Most people are aware that student loans are no longer dischargeable in chapter 7 bankruptcy case. The old rule prior to 1998 had been that if they were at least 7 years old from the date they were first due in repayment that they could be wiped out. That changed and with limited exception they can no longer be discharged. The exception to the rule against those debts being discharged is found in 11 USC 523(a)(8). In the Eight Circuit the court applies a “totality of the circumstances” test do determine if an individual meets the requisite “undue hardship” entitling him to a discharge of the student loan debt.
The court is fairly strident in not allowing student loans to be discharged and I’ve always told my clients that if you can work don’t get your hopes up for an undue hardship as it isn’t going to happen…no matter what size your student loan debts may be. Case in point is the recent case Eud. Credit Mgmt. Corp. v. Jesperson, 571 F.3r 775 (8th Cir. 2009) wherein the court denied a discharge under the applicable “undue hardship” standard where the debtor had accumulated student loan debt of over $304,000.00. Quite a hardship in any one’s book I’d say to even contemplate paying back a student loan debt of that size. However, the debtor was in good health and able to earn an income as a licensed attorney. The primary focus of the court’s opinion was the “ICRP“, the income contingent repayment plan that is authorized by Congress under the William D. Ford Direct Loan Program that provides that if the borrower has not repaid the loan in full under that plan at the end of twenty-five years the unpaid portion of the loan would be cancelled. The court held that if the debtor’s budget allowed him to make payments under that plan whilst still being able to maintain a minimum standard of living that the debtor’s student loans would not be discharged under the prevailing statute and the totality of the circumstances test when applied to his particular circumstance. The lower court had taken the same issues into consideration and had found differently, stating that the debtor would be, in effect, be sentenced to 25 years in a debtors’ prison without walls. The higher court overturned the lower court decision also citing the facts that the debtor’s budget had underestimated his income and overestimating his reasonable and necessary living expenses concluding that there would be a surplus of at least $900 a month available to pay on his debt. The court of appeals also disagreed with the lower court where it had found that it was unlikely that the debtor’s rate of pay would increase in the future. Taken altogether it appeared to the judges on the court of appeals that this was not a case that lent itself well to discharge of the student loan debts the sheer magnitude of the size of the debt notwithstanding and not enough to tip the balance in the debtor’s favor in this particular case.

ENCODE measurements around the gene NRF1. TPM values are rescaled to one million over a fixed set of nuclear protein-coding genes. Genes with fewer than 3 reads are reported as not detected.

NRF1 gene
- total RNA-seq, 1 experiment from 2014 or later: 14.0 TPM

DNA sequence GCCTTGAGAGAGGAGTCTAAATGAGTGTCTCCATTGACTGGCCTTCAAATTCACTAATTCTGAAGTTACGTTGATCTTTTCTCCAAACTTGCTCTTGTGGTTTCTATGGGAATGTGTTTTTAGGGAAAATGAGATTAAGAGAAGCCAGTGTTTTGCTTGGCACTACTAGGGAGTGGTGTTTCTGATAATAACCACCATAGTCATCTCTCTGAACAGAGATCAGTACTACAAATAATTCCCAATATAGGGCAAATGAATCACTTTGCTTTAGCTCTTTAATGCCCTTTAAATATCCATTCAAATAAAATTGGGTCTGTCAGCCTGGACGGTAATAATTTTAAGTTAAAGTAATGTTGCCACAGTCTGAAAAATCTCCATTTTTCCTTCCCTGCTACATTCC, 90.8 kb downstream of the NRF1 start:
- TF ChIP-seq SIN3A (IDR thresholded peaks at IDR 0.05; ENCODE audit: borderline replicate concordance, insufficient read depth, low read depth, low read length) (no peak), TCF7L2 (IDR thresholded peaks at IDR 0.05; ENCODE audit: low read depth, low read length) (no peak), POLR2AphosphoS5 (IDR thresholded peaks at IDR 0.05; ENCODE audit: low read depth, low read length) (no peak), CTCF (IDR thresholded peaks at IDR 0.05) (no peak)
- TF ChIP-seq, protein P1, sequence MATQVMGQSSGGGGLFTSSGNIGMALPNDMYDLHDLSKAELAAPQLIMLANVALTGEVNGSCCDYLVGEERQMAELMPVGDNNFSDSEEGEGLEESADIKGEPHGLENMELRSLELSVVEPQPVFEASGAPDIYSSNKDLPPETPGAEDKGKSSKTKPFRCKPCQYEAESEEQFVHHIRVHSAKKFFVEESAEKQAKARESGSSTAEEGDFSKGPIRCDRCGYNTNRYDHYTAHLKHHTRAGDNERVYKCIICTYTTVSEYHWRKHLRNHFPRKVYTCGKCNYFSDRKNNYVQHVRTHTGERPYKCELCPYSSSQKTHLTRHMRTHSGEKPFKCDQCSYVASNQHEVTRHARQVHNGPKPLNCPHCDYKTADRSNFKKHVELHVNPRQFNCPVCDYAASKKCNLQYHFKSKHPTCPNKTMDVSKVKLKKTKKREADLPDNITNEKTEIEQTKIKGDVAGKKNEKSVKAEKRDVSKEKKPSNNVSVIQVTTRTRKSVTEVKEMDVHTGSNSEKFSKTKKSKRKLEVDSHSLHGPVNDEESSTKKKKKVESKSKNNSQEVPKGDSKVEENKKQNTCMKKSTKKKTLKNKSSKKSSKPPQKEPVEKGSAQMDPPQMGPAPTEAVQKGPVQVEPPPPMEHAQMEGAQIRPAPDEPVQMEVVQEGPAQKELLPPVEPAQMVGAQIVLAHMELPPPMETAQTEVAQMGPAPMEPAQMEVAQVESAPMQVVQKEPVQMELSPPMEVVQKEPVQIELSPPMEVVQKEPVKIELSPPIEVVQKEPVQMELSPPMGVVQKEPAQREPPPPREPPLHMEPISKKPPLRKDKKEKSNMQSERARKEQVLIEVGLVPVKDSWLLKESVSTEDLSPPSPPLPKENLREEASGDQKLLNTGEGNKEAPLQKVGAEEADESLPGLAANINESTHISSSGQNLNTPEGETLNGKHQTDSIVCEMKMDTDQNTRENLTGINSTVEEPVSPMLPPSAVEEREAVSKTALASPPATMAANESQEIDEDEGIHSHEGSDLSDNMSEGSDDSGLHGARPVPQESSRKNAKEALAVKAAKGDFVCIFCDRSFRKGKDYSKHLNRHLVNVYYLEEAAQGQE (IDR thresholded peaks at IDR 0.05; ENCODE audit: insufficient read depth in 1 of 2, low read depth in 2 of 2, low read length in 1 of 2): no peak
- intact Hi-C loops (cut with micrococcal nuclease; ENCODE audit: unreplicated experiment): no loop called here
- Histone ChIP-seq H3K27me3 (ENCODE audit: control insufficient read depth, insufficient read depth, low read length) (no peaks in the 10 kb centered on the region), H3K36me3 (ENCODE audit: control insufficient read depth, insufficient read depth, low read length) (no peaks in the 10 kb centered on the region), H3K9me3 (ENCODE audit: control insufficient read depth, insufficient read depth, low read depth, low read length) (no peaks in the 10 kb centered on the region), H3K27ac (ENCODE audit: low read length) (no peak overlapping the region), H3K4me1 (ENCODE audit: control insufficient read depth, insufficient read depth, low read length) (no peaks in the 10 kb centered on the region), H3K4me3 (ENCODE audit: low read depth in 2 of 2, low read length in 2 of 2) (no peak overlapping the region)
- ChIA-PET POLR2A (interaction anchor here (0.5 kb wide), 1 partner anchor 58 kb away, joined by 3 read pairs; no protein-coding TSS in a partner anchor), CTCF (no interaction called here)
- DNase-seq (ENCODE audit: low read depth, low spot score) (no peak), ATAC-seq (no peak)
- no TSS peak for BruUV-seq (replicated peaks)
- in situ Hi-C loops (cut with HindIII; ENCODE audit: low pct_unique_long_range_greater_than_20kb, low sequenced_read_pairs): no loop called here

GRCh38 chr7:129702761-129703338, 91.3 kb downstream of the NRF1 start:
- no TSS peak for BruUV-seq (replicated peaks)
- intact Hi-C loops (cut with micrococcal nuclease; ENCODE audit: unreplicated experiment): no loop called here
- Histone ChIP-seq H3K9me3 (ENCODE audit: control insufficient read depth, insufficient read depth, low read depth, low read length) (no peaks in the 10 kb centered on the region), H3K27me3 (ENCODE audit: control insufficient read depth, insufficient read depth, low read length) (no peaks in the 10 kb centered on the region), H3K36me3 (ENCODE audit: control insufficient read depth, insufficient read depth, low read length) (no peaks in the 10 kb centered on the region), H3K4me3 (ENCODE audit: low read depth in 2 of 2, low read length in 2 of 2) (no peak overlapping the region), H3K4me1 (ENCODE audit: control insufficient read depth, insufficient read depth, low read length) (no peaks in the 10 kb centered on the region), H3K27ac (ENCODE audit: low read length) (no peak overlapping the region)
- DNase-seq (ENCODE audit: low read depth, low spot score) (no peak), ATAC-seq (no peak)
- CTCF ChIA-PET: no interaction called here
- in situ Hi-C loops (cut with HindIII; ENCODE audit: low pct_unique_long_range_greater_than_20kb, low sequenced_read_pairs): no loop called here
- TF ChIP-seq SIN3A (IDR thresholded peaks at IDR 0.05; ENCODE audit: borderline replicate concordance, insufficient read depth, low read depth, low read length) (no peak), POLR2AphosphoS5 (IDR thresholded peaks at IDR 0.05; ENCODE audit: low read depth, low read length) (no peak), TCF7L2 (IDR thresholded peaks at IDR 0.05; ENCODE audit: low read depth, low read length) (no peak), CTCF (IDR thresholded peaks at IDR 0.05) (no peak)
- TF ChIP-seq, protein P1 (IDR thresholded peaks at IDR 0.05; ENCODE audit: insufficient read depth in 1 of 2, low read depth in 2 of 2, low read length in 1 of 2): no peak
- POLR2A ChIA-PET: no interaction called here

This case taken in isolation is, of course, rather extreme in it’s facts…not many have that huge a load of student debt. However, it has set a precedent and anyone attempting to argue that their loans should be discharged simply due to their sheer size will need to have other mitigating circumstances to prove the meet the requsites for the standard of “undue hardship”. Job loss, disability, advanced age, other physical or mental incapacity, etc. are the situations that lend themselves best to bolster the argument.